'Swedish Academy' condemns Iran's fatwa on Rushdie
The 'Swedish Academy', which selects the Nobel Prize winners in the field of literature, has condemned the death fatwa against Salman Rushdie for his 'The Satanic Verses'. In 1989, two members of the panel had resigned as it rejected to condemn the fatwa issued by Iran. Swedish Academy's post on its website termed the fatwa and the bounty as 'flagrant breaches of international law'.
Sir Salman Rushdie is a British Indian novelist who was born on 19 June 1947. His works are said to be a combination of magical realism and historical fiction. His novels include Grimus, Midnight's Children, Shame, The Satanic Verses, The Moor's Last Sigh, The Ground Beneath Her Feet, Fury, Shalimar the Clown, The Enchantress of Florence and Two Years Eight Months and Twenty-Eight Nights.
Rushdie's second novel 'Midnight's Children' won the 1981 Booker Prize. In 1983, he was elected as a member of the 'Royal Society of Literature'. Queen Elizabeth II knighted him for his contribution to literature in 2007.
'The Satanic Verses', a book authored by Salman Rushdie led to controversies and disruption in the Islamic world soon after its release in 1988. The worldwide reaction and repercussions were such that it resulted in riots and killings and a ban on the book. However, the book was received positively by the critics and had won the 1988 Whitbread Award for best novel.
'The Satanic Verses' received sharp criticism because of the disrespectful portrayal of Islamic prophet, Muhammad. The novel's title represents much-debated Islam elements which were offensive to Muslims. The disputed tradition states that Muhammad added some verses to Qur'an accepting three goddesses who were worshipped in Mecca as divine beings but, later revoked them as he was tempted by the devil to utter those verses.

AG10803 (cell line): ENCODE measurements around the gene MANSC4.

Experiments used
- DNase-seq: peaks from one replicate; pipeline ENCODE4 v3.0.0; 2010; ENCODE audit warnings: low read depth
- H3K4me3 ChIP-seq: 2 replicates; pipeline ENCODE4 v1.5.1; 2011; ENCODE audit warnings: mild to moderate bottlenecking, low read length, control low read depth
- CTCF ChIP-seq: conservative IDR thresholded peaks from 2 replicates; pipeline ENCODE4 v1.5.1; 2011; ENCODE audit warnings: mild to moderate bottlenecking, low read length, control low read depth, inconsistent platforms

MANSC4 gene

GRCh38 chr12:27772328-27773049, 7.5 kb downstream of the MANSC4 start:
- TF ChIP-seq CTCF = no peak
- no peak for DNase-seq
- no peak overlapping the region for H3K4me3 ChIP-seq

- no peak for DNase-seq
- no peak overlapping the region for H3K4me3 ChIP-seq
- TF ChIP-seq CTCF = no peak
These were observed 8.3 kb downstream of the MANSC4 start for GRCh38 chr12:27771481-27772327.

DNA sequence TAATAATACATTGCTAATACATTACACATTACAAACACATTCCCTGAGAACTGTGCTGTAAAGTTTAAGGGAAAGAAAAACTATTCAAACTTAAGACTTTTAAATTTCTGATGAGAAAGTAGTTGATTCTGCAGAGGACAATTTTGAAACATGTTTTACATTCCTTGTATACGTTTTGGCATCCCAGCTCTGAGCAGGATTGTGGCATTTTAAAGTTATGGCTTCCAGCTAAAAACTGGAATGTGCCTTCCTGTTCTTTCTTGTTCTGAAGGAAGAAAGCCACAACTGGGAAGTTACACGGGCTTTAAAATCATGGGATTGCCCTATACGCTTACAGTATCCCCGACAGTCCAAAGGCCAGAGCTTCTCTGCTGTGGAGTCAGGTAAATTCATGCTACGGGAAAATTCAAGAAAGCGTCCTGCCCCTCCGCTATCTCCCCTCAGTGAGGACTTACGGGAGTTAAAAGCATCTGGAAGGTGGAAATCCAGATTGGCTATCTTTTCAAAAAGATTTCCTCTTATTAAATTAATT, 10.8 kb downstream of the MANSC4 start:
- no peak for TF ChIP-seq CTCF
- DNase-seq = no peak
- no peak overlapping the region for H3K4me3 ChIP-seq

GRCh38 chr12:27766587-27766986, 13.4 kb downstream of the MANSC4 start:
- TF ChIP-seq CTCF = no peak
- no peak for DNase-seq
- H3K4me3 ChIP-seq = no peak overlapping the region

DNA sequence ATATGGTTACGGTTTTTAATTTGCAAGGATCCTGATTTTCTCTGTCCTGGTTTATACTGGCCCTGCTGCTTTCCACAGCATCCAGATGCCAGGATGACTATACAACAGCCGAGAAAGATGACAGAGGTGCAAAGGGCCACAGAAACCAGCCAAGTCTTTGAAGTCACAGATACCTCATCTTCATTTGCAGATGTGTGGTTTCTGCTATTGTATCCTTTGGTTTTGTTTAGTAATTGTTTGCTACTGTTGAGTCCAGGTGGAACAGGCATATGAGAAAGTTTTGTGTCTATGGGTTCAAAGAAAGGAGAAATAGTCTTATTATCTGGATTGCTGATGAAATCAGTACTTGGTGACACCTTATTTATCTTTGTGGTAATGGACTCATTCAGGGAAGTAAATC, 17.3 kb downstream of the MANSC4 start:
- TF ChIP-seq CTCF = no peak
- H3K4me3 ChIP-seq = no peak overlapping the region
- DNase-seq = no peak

A fatwa is a legal opinion or interpretation that is given by Sheikhul Islam, a qualified mufti on issues regarding the Islamic law. Fatwas are different from the common-law opinions as they are not universally binding.
The spiritual leader of Iran, Ayatollah Khomeini had issued a fatwa to execute Rushdie for his novel, 'The Satanic Verses'. Khomeini had called the book 'blasphemous' against Islam religion on Radio Tehran. Rushdie was forced to live under British Conservative government's protection for several years. In 2006, the Iran State News Agency stated that fatwa can't be rescinded as the issuer Khomeini had died.
The state-run media outlets in Iran had raised $6 million in order to add to a bounty and revive the fatwa issued against Salman Rushdie. After 27 years of issuing a death fatwa, about 40 organizations raised money to reinforce it. A chief of Fars News Agency had stated that the fatwa would always remain as it was religious and nobody can cancel it.
After the news of $6 million bounty raised by Iranian media broke, PEN America stated, "Threats against Salman Rushdie are 'no match' for the author's will to write, speak, and rise to the defence of other targeted writers."